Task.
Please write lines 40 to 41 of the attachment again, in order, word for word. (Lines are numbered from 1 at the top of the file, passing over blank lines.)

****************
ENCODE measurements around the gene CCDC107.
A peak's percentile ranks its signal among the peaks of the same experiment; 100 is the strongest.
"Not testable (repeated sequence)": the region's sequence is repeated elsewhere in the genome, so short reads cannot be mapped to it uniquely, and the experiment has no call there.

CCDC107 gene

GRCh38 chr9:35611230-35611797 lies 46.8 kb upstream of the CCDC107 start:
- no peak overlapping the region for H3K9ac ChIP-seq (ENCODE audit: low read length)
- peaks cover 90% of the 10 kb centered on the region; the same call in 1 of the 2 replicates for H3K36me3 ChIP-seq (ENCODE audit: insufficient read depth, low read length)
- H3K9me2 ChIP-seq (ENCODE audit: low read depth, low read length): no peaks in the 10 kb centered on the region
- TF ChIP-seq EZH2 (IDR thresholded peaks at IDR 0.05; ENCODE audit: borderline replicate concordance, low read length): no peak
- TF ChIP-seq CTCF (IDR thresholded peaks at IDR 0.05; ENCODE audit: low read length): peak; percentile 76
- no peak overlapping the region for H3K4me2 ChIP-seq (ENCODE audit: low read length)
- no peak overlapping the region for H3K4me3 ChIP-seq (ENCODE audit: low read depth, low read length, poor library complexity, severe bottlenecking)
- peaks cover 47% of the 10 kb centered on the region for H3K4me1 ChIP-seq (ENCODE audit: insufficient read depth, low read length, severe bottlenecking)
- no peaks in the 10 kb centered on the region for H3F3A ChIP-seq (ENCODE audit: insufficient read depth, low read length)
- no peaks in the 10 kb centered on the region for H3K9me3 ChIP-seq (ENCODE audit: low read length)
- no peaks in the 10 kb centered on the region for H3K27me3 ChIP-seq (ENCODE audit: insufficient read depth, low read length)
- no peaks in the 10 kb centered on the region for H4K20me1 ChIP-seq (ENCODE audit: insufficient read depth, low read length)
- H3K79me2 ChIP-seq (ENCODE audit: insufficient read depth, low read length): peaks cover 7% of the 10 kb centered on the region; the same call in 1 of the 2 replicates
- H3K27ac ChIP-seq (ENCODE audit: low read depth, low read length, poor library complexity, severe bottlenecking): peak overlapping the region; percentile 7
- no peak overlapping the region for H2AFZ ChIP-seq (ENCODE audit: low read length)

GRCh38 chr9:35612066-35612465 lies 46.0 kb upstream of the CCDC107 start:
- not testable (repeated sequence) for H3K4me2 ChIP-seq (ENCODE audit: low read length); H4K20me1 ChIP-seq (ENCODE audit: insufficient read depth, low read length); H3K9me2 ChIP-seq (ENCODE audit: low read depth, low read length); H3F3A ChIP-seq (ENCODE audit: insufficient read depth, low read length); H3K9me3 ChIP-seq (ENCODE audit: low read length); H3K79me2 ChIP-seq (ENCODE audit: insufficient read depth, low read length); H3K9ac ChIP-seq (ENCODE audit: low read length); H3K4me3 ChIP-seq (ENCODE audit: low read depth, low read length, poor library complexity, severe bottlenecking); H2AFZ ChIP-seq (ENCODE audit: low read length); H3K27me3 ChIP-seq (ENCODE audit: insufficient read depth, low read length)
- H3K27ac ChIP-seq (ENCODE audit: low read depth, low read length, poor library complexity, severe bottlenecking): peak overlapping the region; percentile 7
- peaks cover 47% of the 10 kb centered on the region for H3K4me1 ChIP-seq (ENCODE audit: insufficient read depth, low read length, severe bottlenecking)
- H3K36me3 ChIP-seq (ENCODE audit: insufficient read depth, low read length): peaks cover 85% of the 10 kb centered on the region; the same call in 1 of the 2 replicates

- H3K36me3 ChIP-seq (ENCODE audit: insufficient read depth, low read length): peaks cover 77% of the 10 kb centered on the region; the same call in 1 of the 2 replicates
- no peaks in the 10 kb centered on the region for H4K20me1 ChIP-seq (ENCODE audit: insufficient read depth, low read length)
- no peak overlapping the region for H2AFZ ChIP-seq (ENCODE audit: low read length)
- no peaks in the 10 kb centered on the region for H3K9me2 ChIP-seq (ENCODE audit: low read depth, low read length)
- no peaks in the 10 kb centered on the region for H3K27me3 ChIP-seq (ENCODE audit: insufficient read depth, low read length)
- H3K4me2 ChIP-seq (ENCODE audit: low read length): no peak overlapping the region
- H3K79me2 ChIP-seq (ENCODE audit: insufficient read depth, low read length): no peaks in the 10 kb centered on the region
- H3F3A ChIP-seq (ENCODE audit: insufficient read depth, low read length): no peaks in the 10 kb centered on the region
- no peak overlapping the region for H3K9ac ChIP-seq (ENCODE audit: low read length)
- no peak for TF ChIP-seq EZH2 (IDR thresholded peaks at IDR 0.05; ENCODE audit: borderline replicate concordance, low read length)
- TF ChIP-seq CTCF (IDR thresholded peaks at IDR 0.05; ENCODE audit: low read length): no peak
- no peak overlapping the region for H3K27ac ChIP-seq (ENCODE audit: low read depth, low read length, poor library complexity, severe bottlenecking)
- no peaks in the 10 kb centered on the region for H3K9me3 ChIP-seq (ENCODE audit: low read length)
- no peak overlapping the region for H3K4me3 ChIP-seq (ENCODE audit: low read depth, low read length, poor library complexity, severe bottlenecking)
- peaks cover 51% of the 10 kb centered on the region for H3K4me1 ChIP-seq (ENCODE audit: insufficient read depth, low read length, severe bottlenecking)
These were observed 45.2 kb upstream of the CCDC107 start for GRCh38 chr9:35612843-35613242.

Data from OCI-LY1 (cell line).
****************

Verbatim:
- peaks cover 51% of the 10 kb centered on the region for H3K4me1 ChIP-seq (ENCODE audit: insufficient read depth, low read length, severe bottlenecking)
These were observed 45.2 kb upstream of the CCDC107 start for GRCh38 chr9:35612843-35613242.